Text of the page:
Is it Cheaper to Build Your Own Shed?


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With the high cost of hiring someone to build you a shed, considering to build it yourself may be a cheaper solution for you. Also look at the other options available that may save you money, I go over some below.

Actually, it can work out to be cheaper to buy a shed than to build your own, if you’re talking about prefab sheds or shed kits. If you are thinking about ordering a shed built to your specification, it may be cheaper to build your own.

Much depends on whether you have the proper tools to build with. If you need to buy the power tools involved, it can add up to a large chunk of change.

Since you don’t have to pay yourself or any helper friends you may think you’re saving all the labor costs involved. However, one place you’ll spend more is on the cost of materials. Manufacturers can buy materials at wholesales prices and often with bulk discounts.

You won’t have either of these advantages when buying materials. Depending on the shed’s size, you may need to have it delivered, and they usually don’t do that for free.

Are Shed Kits a Cheaper Choice?

Many times, a shed kit is a cheaper choice, especially when you consider the manpower and time needed to build one. They have a cheaper cost because they are built more cheaply. You still have some of the same problems with these that you find in prefab sheds, namely, the materials and workmanship of the pieces.

Some kits reportedly have skimpy framing or other questionable items. However, if you’re not skilled in building or carpentry, a shed kit may be a good choice. It will be cheaper than a prefab shed of the same size, and you won’t have the problem of getting a prefab shed to your backyard and placed just right on your foundation. If you need help choosing which foundation is best for you read my article What’s The Best Shed Foundation Option For You?

Sheds built from kits from home improvement stores reportedly often have an average lifespan of just five to ten years. A shed built correctly from the ground up can last well over 30 years. Other problems can crop up, such as siding being sold as vinyl actually being rubber siding.

This siding expands and contracts more than actual vinyl, causing leaking and cracking. Some kits don’t even include a floor, especially those with plastic or “vinyl” siding.

Since shed kits are built in volume, each piece should be built exactly the same as all the others of its kind. However, that’s not always the case. If you happen to get a kit with a piece that’s off, it may hinder getting it fastened securely with no space for moisture to get through. If a piece doesn’t fit because it turned out to be a little too big, you really have a problem. Forcing pieces to fit can throw other pieces off.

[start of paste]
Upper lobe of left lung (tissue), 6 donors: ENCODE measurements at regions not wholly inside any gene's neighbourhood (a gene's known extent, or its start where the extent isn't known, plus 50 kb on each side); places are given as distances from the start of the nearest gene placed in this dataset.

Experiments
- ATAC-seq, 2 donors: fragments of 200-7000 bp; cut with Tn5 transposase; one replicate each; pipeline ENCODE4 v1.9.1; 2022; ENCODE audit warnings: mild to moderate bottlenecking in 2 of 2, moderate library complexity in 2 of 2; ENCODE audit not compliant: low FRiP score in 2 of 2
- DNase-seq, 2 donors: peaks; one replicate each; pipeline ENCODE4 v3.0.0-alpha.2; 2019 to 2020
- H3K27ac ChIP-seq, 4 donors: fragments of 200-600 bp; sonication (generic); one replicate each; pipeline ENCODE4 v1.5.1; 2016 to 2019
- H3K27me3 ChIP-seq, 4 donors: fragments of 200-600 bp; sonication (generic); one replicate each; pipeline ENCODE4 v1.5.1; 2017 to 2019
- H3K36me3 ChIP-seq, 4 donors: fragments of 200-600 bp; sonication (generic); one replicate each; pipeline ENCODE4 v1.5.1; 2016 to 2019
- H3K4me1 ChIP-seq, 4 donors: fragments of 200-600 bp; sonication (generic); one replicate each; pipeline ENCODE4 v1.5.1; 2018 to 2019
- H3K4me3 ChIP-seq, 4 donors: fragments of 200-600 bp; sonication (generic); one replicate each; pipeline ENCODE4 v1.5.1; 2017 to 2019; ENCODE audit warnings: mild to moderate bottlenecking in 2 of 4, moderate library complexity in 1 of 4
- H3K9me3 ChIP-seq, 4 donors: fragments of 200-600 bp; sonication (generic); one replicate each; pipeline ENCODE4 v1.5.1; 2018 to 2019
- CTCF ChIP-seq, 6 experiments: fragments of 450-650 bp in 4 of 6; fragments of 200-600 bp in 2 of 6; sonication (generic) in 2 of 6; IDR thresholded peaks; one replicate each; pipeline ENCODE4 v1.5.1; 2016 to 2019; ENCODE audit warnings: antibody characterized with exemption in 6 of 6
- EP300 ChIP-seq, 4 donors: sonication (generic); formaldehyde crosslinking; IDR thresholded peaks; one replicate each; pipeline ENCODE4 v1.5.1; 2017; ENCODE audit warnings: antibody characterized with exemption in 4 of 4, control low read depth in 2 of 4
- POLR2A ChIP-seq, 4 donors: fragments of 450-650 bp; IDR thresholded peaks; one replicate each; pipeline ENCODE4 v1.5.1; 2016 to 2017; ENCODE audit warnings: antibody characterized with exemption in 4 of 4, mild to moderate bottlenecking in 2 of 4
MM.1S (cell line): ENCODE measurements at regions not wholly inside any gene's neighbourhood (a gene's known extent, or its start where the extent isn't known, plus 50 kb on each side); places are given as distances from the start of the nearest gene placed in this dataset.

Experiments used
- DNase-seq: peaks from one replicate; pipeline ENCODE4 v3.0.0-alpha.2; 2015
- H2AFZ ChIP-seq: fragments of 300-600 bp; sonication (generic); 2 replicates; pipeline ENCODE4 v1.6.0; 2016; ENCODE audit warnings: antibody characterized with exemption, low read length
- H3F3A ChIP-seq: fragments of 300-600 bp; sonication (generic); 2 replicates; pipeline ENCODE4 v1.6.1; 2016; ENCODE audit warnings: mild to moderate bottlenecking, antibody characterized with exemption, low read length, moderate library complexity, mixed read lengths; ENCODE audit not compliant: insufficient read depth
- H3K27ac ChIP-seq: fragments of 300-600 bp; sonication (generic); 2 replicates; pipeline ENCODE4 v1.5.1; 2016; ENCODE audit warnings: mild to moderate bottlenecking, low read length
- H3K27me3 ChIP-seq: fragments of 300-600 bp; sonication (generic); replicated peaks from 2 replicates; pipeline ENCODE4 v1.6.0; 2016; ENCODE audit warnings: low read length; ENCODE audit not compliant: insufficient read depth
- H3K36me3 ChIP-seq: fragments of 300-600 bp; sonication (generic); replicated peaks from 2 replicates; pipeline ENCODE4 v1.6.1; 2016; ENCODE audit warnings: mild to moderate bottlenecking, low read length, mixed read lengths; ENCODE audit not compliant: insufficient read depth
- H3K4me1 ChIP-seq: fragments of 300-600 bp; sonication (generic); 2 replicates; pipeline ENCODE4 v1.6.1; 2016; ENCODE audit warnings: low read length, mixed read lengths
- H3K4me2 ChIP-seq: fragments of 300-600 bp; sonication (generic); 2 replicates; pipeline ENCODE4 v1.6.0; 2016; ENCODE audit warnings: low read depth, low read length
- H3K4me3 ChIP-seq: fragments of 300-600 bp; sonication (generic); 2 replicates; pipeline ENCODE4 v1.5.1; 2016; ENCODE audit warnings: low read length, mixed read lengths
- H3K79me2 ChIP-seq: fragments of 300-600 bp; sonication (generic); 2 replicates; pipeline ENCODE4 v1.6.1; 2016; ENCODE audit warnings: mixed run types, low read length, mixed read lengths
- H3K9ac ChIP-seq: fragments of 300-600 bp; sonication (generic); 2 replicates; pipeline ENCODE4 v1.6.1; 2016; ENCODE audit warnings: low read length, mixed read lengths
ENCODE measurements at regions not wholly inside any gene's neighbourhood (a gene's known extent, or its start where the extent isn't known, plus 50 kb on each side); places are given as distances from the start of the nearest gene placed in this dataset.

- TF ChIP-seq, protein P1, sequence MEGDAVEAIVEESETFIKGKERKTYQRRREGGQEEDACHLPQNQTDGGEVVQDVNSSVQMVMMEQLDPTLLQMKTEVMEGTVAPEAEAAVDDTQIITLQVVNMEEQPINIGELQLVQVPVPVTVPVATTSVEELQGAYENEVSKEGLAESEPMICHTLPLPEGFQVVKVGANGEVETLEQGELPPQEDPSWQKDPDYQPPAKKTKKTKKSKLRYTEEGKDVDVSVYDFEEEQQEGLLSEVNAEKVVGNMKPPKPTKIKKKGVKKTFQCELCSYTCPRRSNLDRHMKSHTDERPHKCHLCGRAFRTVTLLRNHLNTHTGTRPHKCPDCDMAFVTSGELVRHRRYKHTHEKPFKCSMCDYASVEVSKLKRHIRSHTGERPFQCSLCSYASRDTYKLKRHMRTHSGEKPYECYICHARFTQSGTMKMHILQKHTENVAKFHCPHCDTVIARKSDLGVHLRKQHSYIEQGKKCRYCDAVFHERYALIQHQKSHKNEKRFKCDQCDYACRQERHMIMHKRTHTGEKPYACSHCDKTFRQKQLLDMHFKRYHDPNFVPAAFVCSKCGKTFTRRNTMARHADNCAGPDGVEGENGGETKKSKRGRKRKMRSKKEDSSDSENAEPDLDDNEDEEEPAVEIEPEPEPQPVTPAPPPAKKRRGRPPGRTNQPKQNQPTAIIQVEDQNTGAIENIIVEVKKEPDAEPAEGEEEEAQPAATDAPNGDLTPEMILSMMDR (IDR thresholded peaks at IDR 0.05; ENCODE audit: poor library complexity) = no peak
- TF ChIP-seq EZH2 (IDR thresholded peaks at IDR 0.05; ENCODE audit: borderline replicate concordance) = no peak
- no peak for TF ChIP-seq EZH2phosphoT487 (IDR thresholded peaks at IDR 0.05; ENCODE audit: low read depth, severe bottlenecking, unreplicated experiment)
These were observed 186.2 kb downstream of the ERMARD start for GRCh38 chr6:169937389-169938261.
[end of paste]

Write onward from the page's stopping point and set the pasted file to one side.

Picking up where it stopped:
Building Your Own Shed vs Buying a Shed

Some manufacturers offer sheds built to your specifications in various sizes. This gives you a lot of choice as far as size, types of materials used for siding and roofing, and other considerations. The build quality is often better than that of the sheds you find at home improvement stores.

Some manufacturers even offer free delivery, and will even set it up and make sure it’s level on your foundation so you can start moving in your stuff. If you want better quality than you find in the prefab or kit scenario, this could be the solution for you, especially if you don’t have much carpentry experience.

You may think building a shed is easy, but just picture yourself up on the roof trying to stand on rafters to nail the shingles or trying to place a truss and you may just think twice about it.

All this does come at a cost, however. You are still paying labor costs, and this type of shed may end up costing more than if you do it yourself, even considering the fact that they can get materials more cheaply than you can. Much will depend on the manufacturer’s pricing, which varies by location and market.

Another thing to think about is how good you may be at building from plans. Shed plans are available on many websites, both free and paid. The best ones are actually blueprints, with all the measurements laid out for you. If you’ve never worked from blueprints, you may well be lost when looking at one trying to figure out where to start. Some plans have step-by-step instructions with diagrams and a materials list. If your interested in the best shed plans check out Ryan’s Shed Plans.

You might try downloading some free plans from a few sources. The size doesn’t matter. It’s just a way for you to see what’s included in the plans and see if you can follow them easily. Whether free or purchased plans, if you are doubtful about being able to follow these, you may be better off having your shed built.

Prefab Sheds vs Building Your Own

When you build your own shed using good materials, your shed should last longer than a prefab shed. Most prefab sheds use untreated wood throughout, even in wood flooring and joists, which can lead to deterioration, for instance.

Also, with a prefab shed, you are limited to the sizes and styles you can find. You may not want the window where it’s placed. You may have trouble finding one with the size doorway you want. Another consideration is that with a prefab shed you have no control over the building materials used. For instance, you may find that all the sheds offered by a certain manufacturer or home improvement store have the same shingles.

This is due to the manufacturer keeping things simple to speed up production. They are counting on prospective buyers not paying much attention to some things. They might use 2x4s in places you would use 2x6s, or they may use thinner plywood than you would. If you find yourself looking through pre-built sheds and thinking, “I would have done this differently” several times, that might be a sign that it would be better to do it yourself.